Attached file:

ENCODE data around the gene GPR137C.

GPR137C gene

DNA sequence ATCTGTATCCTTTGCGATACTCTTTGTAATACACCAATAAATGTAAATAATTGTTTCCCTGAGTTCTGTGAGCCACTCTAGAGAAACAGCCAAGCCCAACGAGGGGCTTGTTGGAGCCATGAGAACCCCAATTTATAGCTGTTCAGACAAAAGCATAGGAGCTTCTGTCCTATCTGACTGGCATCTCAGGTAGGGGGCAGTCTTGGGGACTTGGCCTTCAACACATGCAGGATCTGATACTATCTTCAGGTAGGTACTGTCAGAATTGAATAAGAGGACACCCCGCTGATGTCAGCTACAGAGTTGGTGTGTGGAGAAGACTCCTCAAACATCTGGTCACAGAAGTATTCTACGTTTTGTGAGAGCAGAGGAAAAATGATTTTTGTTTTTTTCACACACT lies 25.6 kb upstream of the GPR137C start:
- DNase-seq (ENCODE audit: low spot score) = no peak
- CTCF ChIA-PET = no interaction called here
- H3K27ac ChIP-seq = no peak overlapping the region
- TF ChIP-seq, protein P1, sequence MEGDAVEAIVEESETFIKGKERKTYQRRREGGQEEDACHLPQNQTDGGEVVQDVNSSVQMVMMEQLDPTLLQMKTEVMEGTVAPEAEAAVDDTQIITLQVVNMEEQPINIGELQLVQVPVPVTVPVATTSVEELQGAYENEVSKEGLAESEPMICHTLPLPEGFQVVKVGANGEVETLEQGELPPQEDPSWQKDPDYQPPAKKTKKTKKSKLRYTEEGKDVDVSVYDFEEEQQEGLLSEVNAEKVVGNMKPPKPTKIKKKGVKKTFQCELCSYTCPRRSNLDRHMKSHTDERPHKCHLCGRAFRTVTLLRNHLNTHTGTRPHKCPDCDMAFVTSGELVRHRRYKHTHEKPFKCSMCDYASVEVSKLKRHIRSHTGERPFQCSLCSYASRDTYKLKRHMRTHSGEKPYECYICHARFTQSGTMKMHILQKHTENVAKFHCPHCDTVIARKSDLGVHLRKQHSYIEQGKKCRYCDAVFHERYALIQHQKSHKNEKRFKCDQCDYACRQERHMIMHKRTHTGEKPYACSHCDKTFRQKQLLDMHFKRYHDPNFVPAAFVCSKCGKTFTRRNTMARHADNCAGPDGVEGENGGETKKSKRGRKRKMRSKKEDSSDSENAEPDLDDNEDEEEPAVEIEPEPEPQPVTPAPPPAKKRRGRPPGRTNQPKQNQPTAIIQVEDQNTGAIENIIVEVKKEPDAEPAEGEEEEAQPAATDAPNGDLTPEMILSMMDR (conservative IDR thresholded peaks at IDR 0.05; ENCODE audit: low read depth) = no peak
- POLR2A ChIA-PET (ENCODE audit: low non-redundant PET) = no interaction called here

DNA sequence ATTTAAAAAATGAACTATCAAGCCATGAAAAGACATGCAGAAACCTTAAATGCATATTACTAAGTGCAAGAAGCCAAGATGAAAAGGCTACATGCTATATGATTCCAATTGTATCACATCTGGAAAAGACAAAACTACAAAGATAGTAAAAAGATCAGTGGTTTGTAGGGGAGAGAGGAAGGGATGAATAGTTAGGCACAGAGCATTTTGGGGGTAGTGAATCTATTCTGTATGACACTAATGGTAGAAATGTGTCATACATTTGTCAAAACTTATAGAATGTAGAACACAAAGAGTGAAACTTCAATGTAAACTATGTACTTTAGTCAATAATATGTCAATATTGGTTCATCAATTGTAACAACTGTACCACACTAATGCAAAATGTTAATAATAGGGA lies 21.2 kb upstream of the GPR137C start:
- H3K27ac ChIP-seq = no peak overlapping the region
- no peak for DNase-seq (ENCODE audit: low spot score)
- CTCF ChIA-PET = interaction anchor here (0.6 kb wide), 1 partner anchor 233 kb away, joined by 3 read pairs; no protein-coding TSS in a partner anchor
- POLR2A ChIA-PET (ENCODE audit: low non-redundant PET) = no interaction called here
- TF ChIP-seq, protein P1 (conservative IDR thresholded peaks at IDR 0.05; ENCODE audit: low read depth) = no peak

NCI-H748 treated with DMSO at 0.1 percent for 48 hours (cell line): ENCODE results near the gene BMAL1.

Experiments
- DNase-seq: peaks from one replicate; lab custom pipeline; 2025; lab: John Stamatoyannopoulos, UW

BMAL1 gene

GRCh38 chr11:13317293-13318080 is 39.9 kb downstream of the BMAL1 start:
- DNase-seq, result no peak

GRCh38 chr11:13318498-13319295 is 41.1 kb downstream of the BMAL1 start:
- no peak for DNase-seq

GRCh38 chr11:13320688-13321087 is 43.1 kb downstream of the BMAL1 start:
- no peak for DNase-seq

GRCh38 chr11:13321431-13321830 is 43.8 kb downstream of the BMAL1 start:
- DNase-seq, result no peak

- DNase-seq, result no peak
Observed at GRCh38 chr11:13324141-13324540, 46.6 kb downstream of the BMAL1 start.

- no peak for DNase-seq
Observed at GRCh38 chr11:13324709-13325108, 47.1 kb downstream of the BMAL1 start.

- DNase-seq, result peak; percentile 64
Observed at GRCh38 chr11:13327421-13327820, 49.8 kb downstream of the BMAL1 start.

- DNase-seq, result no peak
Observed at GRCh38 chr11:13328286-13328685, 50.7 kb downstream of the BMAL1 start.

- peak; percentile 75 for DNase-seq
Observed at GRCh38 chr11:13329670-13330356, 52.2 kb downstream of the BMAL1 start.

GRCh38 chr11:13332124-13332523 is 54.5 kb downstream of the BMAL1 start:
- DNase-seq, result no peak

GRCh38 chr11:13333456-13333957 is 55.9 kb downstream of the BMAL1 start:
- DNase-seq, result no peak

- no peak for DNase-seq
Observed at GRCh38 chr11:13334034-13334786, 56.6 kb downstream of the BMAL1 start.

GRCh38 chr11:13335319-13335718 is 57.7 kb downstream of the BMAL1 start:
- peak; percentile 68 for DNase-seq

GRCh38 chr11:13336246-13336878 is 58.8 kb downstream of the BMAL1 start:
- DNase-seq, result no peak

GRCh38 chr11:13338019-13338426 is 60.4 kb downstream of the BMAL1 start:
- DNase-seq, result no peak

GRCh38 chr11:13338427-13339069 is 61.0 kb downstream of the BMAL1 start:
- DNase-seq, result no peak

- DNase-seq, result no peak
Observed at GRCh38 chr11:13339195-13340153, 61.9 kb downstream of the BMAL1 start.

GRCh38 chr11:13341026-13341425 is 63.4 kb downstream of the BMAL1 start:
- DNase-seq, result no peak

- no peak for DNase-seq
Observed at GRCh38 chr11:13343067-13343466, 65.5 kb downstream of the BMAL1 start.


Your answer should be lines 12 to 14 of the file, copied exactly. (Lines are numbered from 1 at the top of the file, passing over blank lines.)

- CTCF ChIA-PET = interaction anchor here (0.6 kb wide), 1 partner anchor 233 kb away, joined by 3 read pairs; no protein-coding TSS in a partner anchor
- POLR2A ChIA-PET (ENCODE audit: low non-redundant PET) = no interaction called here
- TF ChIP-seq, protein P1 (conservative IDR thresholded peaks at IDR 0.05; ENCODE audit: low read depth) = no peak